1. Not finding help here? Sign up for a free 30min tutor trial with Chegg Tutors
    Dismiss Notice
Dismiss Notice
Join Physics Forums Today!
The friendliest, high quality science and math community on the planet! Everyone who loves science is here!

Determining the final position of test charge with multiple potentials

  1. Jan 23, 2009 #1
    1. The problem statement, all variables and given/known data

    Consider the following arrangement of potentials and a test charge (not pictured) located at infinity. - To which location will a test charge of +3 microColumbs travel?

    The potentials are as follows:
    • (-1V) top left
    • (-7V) top right
    • (+1V) lower left
    • (+4v) lower right

    They do not line up(top left is further left than bottom left, etc.), and no distances are given




    2. Relevant equations

    force = q * E (charge * field strength)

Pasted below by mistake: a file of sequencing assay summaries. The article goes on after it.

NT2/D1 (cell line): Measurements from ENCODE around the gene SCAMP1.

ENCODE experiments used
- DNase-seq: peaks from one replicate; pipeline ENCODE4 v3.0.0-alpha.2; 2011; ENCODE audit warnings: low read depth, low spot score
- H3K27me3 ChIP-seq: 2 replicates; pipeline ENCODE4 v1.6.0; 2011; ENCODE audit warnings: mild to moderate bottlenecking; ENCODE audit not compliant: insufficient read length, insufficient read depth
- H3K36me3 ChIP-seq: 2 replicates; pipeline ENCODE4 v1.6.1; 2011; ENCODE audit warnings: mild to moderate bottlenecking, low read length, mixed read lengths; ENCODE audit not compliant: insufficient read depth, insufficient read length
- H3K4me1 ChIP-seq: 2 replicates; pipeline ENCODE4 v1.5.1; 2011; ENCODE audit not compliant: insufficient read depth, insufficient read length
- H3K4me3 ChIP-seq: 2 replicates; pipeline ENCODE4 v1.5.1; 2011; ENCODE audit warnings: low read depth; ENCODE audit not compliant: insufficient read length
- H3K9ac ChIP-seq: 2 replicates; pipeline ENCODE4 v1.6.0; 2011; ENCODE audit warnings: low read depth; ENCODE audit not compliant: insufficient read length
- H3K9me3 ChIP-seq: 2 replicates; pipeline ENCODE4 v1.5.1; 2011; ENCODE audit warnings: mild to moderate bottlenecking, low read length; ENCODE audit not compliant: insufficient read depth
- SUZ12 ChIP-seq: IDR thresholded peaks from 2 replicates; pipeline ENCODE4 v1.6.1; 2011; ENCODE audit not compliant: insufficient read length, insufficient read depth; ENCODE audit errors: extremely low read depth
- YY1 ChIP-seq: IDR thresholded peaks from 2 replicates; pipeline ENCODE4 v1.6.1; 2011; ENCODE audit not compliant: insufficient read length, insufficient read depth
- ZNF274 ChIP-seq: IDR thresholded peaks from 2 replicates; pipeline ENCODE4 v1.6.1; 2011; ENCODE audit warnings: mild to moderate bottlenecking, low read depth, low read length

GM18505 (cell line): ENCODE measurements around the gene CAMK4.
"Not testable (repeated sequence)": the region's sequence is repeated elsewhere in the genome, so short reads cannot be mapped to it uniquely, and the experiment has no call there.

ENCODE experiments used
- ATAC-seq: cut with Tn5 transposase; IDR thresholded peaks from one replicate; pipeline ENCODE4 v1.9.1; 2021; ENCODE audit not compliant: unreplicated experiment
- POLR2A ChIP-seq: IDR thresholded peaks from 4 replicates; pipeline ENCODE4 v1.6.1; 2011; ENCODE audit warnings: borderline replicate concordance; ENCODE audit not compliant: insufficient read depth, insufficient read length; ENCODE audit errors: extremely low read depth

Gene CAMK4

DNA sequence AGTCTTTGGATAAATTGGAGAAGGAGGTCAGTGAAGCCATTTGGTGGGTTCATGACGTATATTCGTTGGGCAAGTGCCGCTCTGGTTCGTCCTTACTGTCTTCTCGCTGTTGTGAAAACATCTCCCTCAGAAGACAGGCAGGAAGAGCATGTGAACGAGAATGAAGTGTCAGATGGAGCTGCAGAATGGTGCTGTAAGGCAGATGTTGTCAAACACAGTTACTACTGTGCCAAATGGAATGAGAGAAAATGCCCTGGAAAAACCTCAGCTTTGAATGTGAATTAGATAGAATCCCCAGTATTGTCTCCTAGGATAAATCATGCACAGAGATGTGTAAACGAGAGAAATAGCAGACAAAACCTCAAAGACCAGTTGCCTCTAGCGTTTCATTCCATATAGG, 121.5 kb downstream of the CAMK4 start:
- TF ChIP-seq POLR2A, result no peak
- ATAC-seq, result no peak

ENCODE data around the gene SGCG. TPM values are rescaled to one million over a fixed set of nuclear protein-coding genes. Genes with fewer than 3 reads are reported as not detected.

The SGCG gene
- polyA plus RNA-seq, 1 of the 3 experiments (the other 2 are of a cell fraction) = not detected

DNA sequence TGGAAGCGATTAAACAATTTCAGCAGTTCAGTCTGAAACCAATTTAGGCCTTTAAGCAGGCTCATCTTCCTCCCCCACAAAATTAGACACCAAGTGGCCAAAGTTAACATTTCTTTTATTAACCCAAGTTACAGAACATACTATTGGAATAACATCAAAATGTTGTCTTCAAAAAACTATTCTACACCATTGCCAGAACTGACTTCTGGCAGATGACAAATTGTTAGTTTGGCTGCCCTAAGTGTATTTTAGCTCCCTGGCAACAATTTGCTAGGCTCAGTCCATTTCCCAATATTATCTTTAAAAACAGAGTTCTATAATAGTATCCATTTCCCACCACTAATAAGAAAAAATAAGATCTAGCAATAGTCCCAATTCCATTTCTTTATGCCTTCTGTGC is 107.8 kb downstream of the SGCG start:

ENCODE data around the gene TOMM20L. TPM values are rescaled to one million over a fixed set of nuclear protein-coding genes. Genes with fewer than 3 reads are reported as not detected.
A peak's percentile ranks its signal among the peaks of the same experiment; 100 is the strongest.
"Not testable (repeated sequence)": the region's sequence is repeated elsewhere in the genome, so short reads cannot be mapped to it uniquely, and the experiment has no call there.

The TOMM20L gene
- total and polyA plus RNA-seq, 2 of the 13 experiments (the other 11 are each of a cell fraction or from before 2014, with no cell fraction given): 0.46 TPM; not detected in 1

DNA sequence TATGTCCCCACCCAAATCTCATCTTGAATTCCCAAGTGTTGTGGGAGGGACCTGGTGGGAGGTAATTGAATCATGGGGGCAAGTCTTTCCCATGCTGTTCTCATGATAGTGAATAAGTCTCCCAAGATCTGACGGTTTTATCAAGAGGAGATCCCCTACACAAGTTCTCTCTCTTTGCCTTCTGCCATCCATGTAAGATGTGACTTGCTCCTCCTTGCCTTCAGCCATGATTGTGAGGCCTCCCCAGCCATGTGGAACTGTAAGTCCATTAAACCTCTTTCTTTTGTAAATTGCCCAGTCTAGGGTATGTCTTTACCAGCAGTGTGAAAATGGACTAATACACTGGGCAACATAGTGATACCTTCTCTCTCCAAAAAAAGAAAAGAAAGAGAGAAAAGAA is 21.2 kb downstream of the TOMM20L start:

All of the other equations I can think of require distance


    3. The attempt at a solution

    I honestly don't know what to do here. If I was given distances I would be able to calculate the force on the charge, but since I am not I do not know how to calculate where exactly it will end up. I assume it will be near the -7V charge, but that is a very general answer. If someone could shed a little light on how I could figure this out I'd greatly appreciate it
    Thanks!
     
    Last edited: Jan 23, 2009
  2. jcsd
  3. Jan 23, 2009 #2

    LowlyPion

    User Avatar
    Homework Helper

    Welcome to PF.

    Isn't it a matter of which Voltage node the charge will be most attracted to if left to follow the field lines on its own?
     
  4. Jan 24, 2009 #3
    Thanks, it looks like a great place!

    I was thinking that at first, but I noticed that it is a 4 point question, so I was guessing that there had to be something more to it. I don't know what else you could do with the info given though. If that was what they were looking for, it would be the -7V charge, correct?